WHO: New SARS-Like Virus Is A Threat To The World

WHO New SARS-Like Virus Is A Threat To The WorldA new SARS-like virus recently found in humans is “a threat to the entire world,” according to the director-general of the United Nations’ World Health Organization.

‘Not SARS’

Novel coronavirus is part of a family called coronaviruses, which cause illnesses ranging from the common cold to SARS, or Severe Acute Respiratory Syndrome, as well as a variety of animal diseases. However, the new virus is not SARS.

The virus had infected 44 people worldwide as of last week, most of them in the Middle East, according to the World Health Organization’s most recent update Thursday. Half of them have died. Also in its Thursday update, the WHO appeared to have given the novel coronavirus a name: Middle East respiratory symptom coronavirus, or MERS-CoV.


‘Not yet known’

Novel coronavirus acts like a cold virus and attacks the respiratory system, the Centers for Disease Control and Prevention has said. But symptoms, which include fever and a cough, are severe and can lead to pneumonia and kidney failure. Gastrointestinal symptoms such as diarrhea have also been seen, according to the WHO.

It’s not yet known how humans contract the virus, experts have said. Most of the cases so far have been seen in older men with other medical conditions; precise numbers are hard to come by, as officials don’t know how many people might contract a mild form.

Cases have been identified in eight countries including France and Saudi Arabia, according to the WHO. Other European countries include Germany and the United Kingdom. No cases have been reported in the United States, but infectious disease experts have said it would not be surprising.

Are you alarmed by this health news? Do you know of a similar case in your place?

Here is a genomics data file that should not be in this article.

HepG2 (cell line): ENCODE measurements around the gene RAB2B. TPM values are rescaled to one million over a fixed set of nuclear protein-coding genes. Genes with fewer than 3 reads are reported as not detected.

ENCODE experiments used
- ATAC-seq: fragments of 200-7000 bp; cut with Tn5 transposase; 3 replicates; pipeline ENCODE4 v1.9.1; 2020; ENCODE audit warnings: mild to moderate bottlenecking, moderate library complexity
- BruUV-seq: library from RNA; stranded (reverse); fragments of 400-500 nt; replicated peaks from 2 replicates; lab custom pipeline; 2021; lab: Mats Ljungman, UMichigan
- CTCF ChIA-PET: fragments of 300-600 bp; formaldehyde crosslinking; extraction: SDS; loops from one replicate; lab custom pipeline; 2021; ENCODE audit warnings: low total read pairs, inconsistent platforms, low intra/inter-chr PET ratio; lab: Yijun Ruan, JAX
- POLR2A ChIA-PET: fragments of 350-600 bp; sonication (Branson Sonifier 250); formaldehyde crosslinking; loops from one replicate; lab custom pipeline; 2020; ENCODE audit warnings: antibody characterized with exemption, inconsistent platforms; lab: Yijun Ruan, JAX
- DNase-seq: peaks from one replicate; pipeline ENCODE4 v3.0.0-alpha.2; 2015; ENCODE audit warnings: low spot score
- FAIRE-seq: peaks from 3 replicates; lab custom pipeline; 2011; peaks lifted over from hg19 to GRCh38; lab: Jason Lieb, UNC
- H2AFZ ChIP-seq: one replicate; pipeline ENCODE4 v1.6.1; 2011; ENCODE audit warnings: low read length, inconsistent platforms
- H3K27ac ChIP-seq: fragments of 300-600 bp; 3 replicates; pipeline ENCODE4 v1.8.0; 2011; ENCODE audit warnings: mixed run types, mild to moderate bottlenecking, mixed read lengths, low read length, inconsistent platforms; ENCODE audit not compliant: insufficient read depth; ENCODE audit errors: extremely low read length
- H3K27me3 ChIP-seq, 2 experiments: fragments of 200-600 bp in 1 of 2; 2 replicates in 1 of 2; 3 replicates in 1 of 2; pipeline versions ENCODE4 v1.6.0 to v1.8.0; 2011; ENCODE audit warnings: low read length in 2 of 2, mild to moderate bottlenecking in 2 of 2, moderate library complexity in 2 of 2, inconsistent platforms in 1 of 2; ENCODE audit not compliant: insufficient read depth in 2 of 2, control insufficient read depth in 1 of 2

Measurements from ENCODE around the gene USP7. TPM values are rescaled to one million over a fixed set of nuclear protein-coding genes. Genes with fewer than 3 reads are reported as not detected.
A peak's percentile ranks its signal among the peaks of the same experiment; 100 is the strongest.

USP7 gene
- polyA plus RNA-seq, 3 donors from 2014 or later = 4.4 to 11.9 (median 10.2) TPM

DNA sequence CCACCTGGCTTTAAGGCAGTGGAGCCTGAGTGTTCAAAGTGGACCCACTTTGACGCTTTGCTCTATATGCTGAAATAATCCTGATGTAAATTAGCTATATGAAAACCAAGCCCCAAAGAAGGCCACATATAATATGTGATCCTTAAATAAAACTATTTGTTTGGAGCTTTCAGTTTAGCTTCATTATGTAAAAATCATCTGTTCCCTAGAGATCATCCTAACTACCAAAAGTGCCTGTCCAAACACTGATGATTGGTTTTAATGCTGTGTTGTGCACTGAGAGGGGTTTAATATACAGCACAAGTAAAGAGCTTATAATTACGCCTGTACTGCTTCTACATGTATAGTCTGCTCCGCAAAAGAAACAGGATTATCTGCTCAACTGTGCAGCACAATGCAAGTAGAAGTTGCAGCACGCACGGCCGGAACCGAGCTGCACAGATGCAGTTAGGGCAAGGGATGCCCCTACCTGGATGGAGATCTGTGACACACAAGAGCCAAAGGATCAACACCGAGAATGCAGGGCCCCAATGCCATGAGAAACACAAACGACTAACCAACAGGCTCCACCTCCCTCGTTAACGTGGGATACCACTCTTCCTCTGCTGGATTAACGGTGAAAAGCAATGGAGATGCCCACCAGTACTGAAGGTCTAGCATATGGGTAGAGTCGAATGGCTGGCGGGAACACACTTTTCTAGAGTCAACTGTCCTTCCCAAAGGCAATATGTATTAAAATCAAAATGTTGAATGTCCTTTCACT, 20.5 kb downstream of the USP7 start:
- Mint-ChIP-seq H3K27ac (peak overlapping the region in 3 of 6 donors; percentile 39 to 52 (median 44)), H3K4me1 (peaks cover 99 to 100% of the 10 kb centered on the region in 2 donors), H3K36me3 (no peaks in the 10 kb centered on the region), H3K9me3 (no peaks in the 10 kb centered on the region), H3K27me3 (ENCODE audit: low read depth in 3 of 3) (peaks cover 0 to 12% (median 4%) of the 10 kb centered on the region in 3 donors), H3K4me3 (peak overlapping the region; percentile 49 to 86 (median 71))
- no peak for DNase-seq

Source: CNN

Image: The Voice of Russia

West Nile Virus Cases Highest Ever Recorded In U.S.

The recent West Nile virus outbreak is the largest ever seen in the United States, according to new numbers from the Centers for Disease Control and Prevention. The cases reported to the CDC as of Tuesday total 1,118, including 41 deaths. Here are five things you need to know about West Nile virus:

1. Most mosquitoes do not carry West Nile.

In areas where mosquitoes carry the virus, only about one in 500 mosquitoes is infected, according to the Connecticut Mosquito Management Program.

2. Most people bit by West Nile mosquitoes do not get sick.

About 80% of people bit by a mosquito infected with the West Nile virus do not get sick, according to the CDC. About 20% will have relatively mild symptoms, such as fever, headache and vomiting. Symptoms can last for as short as a few days or as long as a few weeks. About one in 150 people infected with West Nile will develop a severe illness, which can include paralysis, coma or death.


3. You can help prevent West Nile with the “four Ds.”

• Use mosquito repellent with DEET

• Dress in long pants and long sleeves

• Be especially careful at dusk and dawn

• Drain any standing water, such as kiddie pools or bird fountains, where mosquitoes like to breed.

4. People over 50 are most vulnerable.

Those older than 50 are the most likely to become severely ill with West Nile and should take special care to avoid mosquitoes, according to the CDC.

5. Seek medical care immediately if you have severe headaches or confusion.

If you develop symptoms of severe West Nile virus illness, such as unusually severe headaches or confusion, seek medical attention immediately, according to the CDC. Severe illness usually requires hospitalization. Milder cases improve on their own and do not necessarily require medical attention.

Have you been infected with the West Nile virus? Tell us how you have battled or prevented this infection from afflicting you and your household!

Source: CNN

Image: The Inquisitr